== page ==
[Photo] Ukrainian Antonov An-124 cargo visits NAF El Centro, California

An An-124 recently visited at Naval Air Facility (NAF) El Centro to load British Chinooks for their return to the UK.

On Aug. 14, an Antonov 124 of the “Antonov Design Bureau” (Ukraine’s state-owned company currently known as Antonov State Company), visited NAF El Centro, in Southern California. The huge cargo, departed the following day and flew to RAF Brize Norton via Detroit.

The An-124 has become something of a regular visitor to El Centro, moving helicopters from a number of NATO forces (such as British, Danish, Dutch and German) to the local base where they train in “hot and high” conditions prior to deployments to Afghanistan.

Actually, the Ukrainian company’s An-124 aircraft have been used to transport helicopters all around the world.

El Centro’s ready access to large ranges with desert and mountainous terrain (Chocolate Mountains and Yuma, AZ range) make it an ideal location for cost effective pre-deployment training.  Aircraft can depart El Centro and be on range within a matter of minutes making helicopter training particularly efficient.

AN124 El Centro side view

Todd Miller lives in MD, US where he is an Executive at a Sustainable Cement Technology Company in the USA. When not working, Todd is an avid photographer of military aircraft and content contributor.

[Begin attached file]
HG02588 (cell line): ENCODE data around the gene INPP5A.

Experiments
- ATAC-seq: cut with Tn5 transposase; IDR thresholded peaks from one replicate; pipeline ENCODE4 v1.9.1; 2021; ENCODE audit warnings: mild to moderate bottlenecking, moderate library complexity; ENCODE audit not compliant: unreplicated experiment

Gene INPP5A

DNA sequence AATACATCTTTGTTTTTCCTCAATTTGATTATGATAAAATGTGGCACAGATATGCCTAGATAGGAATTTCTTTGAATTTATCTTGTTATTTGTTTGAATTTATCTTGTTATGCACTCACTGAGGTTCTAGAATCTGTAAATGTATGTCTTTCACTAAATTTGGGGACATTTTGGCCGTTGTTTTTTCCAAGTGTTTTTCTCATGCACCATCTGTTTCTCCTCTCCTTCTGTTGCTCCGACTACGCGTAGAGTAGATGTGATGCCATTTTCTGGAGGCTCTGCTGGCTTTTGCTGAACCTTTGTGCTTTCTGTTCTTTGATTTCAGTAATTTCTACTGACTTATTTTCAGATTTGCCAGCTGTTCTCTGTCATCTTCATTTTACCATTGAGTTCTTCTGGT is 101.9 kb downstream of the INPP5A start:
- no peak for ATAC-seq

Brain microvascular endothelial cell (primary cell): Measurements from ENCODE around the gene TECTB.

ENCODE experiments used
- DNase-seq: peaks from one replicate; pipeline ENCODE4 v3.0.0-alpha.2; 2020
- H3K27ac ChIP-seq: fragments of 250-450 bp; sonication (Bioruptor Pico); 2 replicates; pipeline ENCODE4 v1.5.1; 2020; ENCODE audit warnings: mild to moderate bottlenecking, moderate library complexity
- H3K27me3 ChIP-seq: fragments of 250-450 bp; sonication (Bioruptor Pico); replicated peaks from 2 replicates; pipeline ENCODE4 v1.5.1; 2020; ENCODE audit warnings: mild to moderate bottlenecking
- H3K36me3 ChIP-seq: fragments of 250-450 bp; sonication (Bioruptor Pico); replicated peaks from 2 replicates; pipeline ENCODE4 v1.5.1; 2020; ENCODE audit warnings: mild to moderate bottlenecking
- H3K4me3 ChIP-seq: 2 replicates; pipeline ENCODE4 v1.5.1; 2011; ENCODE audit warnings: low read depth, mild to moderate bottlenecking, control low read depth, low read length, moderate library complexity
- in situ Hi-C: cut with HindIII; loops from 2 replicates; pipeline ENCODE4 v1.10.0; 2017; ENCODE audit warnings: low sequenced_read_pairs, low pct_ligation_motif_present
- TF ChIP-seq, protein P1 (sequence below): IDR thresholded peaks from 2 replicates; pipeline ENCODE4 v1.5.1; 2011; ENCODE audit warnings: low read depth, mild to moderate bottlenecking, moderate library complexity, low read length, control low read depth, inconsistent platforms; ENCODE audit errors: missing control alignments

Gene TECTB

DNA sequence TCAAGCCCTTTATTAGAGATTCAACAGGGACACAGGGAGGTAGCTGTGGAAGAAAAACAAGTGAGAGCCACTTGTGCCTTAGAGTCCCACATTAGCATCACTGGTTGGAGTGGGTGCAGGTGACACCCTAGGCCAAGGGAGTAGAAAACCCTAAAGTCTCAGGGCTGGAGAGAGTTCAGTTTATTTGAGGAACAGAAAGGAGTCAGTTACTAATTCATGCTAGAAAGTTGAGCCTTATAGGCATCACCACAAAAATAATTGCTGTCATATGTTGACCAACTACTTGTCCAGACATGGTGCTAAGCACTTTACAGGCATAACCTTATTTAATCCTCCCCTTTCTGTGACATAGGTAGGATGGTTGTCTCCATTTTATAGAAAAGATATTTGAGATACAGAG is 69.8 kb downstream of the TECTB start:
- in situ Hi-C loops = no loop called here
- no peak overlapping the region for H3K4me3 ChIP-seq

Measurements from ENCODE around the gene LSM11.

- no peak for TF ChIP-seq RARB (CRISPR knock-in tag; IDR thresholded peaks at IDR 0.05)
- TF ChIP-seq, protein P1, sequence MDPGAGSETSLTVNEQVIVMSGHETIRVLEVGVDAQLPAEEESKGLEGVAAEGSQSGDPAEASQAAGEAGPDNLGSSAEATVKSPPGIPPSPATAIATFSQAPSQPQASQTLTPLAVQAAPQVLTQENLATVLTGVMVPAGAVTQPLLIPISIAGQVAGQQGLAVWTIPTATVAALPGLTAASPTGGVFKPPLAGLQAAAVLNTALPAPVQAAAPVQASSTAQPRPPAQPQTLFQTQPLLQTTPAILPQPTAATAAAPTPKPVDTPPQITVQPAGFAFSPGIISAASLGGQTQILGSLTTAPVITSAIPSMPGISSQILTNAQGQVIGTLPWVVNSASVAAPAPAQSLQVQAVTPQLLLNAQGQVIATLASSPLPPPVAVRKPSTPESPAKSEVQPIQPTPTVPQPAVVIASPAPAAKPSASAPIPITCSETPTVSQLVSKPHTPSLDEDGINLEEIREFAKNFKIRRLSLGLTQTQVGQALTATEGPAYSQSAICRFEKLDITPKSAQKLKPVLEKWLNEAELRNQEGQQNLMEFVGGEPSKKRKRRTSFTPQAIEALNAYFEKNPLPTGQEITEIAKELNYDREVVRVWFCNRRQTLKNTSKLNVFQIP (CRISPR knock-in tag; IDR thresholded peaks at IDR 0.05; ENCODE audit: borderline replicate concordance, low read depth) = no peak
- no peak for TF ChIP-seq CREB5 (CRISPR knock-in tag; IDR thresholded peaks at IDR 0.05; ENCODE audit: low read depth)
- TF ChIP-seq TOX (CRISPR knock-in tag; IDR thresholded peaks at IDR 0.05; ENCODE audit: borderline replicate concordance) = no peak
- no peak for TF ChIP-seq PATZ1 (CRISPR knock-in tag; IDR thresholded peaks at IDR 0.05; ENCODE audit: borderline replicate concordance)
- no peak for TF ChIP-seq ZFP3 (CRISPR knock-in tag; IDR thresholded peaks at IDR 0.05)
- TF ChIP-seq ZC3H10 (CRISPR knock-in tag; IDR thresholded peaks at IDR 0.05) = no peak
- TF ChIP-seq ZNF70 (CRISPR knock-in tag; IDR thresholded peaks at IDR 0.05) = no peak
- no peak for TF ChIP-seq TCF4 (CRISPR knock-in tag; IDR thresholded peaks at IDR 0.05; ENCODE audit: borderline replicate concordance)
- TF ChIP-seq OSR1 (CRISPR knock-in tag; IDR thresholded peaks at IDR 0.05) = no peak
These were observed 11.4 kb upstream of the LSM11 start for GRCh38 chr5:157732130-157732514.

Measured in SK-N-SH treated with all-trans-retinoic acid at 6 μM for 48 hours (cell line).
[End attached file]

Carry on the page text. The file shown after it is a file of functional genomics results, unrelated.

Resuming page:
1. Hot&High? El Centro sure is hot, but if my memory serves me correctly, the air strip is actually below sea level. The local mountain ranges aren’t nearly as high as those in Afghanistan, but the ruggedness and desolation is comparable.

    • You are right – few places can offer the “high” altitude of Afghanistan for training. Even flying in the Chocolate Mtns is far from what one would experience in Afghanistan. Could have said “hot and desolate”. However given option for training in equivalent circumstances, it’s about the best that can be realized in an “allied” country for hot & high.

  2. The propensity for Russian aircraft designers to hew to the mantra of `unimproved airfield use` is hanging out in all its glory.

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